Hoopla

'Intimate Apparel' offers intimate show in intimate space

TINT

In 1905 New York City, seamstress Esther (Joanna Jordan, left) creates intricate undergarments for wealthy white patrons like Mrs. Van Buren (Noel VanDenBosch), as well as for prostitutes. “Intimate Apparel,” by two-time Pulitzer Prize-winning playwright Lynn Nottage, opens Friday (10/26) and continues through Nov. 11 in Theatre Cedar Rapids’ Grandon Studio.
TINT In 1905 New York City, seamstress Esther (Joanna Jordan, left) creates intricate undergarments for wealthy white patrons like Mrs. Van Buren (Noel VanDenBosch), as well as for prostitutes. “Intimate Apparel,” by two-time Pulitzer Prize-winning playwright Lynn Nottage, opens Friday (10/26) and continues through Nov. 11 in Theatre Cedar Rapids’ Grandon Studio.

CEDAR RAPIDS — “Intimate Apparel” is being staged in an intimate space — all the better to see the intricate detail in the corsets laced throughout the production.

While the script calls for six actors, the title reveals yet another major player.

“It’s definitely a ‘costume as a character’ kind of show,” said Kathryn Huang, 46, of Cedar Rapids. She’s stepping from behind her sewing machine and into the spotlight as the costume designer for this show, set in 1905 New York City.

It’s also well-suited for an intimate presentation, so it’s opening Friday (10/26) and continuing through Nov. 11 in Theatre Cedar Rapids’ Grandon Studio. Seating just 90 people, the lower-level black-box theater will give audiences a close-up view of the handiwork by Huang and her five costume construction volunteers.

It’s the story of Esther, an African-American seamstress trained to make “these extremely fancy undergarments,” Huang said, which brings in clients “in every possible range of financial situation and lifestyle,” from wealthy white women to prostitutes. Despite having these acquaintances, Esther (played by Joanna Jordan) lives a lonely life, longing for the dreams she set aside, as well as an intimate relationship.

“It’s about a moment in time for an African-American seamstress who doesn’t really want to be a seamstress,” Huang said, adding that Esther knows her place in society, so when a wealthy client sees her as a friend, the relationship is one-sided.

“There’s a lot of confusion as to her place, because it is intimate,” Huang said. “We are talking about getting someone into the undergarments, so that’s very close. You have to look at parts of the body that in this era you were not supposed to see. ... You were very discreet.”

Corsets are Huang’s specialty, so when she saw the title on TCR’s 2018-19 season, she reached out to the staff, offering her services as a contract designer. The owner of Odd Blonde Duck Sewing Studio near downtown Cedar Rapids, Huang has made other specialty pieces for TCR, including Belle’s final ballgown for “Disney’s Beauty & The Beast,” Thenardier’s frock coat for “Les Miserables” and Cinderella’s dress for “Into the Woods.” Next up is Queen Elizabeth’s dress for “Shakespeare in Love.” She’s also costuming “Sunday in the Park with George” for Revival Theatre Company, onstage Nov. 15 to 17 at Coe College in Cedar Rapids.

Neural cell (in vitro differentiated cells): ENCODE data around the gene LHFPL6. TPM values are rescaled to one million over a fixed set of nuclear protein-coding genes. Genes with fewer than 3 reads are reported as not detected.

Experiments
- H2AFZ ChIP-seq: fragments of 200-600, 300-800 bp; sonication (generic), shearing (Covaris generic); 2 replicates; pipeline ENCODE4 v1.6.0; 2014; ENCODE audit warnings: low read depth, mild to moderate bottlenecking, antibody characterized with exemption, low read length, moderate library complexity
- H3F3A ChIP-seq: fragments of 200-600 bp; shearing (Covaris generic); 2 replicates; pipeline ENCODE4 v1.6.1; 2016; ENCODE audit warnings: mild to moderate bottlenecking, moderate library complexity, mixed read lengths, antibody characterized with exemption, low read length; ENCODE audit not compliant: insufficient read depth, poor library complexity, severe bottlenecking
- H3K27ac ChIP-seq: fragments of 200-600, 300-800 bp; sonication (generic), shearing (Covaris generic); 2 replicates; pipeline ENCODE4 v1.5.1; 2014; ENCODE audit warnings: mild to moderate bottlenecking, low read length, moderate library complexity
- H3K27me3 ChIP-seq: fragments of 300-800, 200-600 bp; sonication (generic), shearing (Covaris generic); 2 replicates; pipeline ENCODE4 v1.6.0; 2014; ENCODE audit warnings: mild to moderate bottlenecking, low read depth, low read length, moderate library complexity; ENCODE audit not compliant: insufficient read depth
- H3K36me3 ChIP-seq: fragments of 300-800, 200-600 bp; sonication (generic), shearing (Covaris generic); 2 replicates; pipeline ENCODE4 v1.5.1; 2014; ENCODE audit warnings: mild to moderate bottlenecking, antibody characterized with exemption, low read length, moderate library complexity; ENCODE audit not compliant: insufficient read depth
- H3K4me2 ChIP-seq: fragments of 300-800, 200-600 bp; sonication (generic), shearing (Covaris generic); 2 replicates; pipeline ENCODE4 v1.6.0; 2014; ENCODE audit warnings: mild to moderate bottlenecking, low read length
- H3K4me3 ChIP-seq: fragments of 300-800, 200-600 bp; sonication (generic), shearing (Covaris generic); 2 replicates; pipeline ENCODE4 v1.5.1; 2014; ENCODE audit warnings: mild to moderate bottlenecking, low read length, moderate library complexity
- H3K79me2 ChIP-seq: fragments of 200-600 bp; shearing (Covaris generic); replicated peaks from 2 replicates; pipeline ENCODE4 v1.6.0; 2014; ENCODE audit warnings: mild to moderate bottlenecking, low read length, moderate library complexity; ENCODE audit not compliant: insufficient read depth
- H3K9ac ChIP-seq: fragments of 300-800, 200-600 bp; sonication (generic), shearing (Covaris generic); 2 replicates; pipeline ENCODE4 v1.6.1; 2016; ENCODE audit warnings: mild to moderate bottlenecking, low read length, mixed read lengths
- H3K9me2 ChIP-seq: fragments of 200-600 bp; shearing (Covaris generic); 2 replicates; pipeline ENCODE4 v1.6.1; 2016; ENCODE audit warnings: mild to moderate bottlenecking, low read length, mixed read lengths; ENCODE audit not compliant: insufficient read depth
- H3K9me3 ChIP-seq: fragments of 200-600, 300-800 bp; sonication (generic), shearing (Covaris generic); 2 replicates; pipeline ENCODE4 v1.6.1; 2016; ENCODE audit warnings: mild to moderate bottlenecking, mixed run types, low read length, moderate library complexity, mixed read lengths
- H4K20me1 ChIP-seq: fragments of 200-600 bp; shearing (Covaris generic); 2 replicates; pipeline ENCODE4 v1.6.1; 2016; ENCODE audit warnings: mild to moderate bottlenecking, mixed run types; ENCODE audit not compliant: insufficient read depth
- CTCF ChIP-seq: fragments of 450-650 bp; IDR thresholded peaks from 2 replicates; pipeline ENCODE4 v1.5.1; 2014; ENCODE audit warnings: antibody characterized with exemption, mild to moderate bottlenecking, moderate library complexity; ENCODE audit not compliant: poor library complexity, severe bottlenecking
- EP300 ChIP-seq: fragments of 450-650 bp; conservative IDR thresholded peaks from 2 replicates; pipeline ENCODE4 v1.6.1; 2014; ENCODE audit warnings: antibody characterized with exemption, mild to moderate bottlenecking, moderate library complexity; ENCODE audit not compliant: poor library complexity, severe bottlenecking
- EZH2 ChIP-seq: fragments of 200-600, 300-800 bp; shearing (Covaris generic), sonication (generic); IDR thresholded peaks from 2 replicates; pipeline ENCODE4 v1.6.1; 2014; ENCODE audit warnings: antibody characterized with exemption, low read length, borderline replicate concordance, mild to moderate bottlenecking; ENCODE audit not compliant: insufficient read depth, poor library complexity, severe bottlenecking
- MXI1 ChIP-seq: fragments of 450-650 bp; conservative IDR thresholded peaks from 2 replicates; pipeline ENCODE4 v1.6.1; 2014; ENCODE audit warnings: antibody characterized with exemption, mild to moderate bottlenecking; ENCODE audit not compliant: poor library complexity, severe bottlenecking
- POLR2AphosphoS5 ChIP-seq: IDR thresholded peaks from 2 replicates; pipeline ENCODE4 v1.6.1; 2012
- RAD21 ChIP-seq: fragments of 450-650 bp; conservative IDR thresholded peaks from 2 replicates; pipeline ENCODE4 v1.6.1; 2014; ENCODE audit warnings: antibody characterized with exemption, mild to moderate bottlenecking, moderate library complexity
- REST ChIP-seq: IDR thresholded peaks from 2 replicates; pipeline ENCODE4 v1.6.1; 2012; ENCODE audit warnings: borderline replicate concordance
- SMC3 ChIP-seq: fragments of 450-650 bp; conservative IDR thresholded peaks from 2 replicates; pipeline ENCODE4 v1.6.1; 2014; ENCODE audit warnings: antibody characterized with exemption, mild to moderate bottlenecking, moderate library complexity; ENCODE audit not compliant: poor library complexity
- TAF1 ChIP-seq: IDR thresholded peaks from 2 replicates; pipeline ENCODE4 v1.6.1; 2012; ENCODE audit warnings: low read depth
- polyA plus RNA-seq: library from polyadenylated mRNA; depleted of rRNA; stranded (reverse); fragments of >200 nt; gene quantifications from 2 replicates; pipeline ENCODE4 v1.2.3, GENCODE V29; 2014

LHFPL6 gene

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But since late September, her focus has been on corsets, a smoking jacket, a wedding dress, hats and underpinnings to bring to life an Edwardian world. Her wheels were turning even before that, as she purchased fabric while vacationing in London and Paris in early September.

The script — by Lynn Nottage, a two-time winner of the Pulitzer Prize for Drama — includes very specific costume changes and color descriptions.

One such detail calls for an off-white silk lace corset with peach blossom decorations, worn by Mrs. Dickson (Kierra Young Bey). Coincidentally, a corset fitting that description was pictured in the book from an undergarment exhibition in London, worn by a Mrs. Dixon. “Is it possible (Nottage) saw this and used this as a jumping-off point,” Huang mused, adding that she is recreating the piece “within reason.”

Each corset takes about 18 hours to make, she said, and uses between 28 and 36 pieces of steel boning to create the required shape for the period and posture for the wearer. “The goal was to have a very small waist but a pigeon posture,” she said. The players needed rehearsal corsets to figure out how they would have to sit and move during the show.

The finished pieces are their own works of art, featuring vibrant colors and intricate lace trim, beading and front hook-and-eye or lacing in back. That makes quick changes tricky, as well.

“The real problem with this production is that Esther very rarely leaves the stage. In fact, she even does a corset change on stage while you’re watching the show,” Huang said. That also means the corsets have to be modest.

“So it was a question of how low do we want to go,” she said. “We decided to go middle. I didn’t want to have everyone really super covered up, but I didn’t want to have any risk of making it too provocative. I still wanted the corsets to be the character, not there to present something. It’s kind of that delicate balance of trying to find something in between those two things of being something that’s beautiful to look at or being something that actually is functional and is there to titillate.”

GET OUT!

WHAT: “Intimate Apparel”

WHERE: Grandon Studio, Theatre Cedar Rapids, 102 Third St. SE, Cedar Rapids

WHEN: Friday (10/26) to Nov. 11; 7:30 p.m. Friday, Saturday, 2:30 p.m. Sunday

TICKETS: $25 adults, $15 youths/students; TCR Box Office, (319) 366-8591 or Theatrecr.org/event/intimate-apparel/2018-10-26/

• Comments: (319) 368-8508; diana.nollen@thegazette.com

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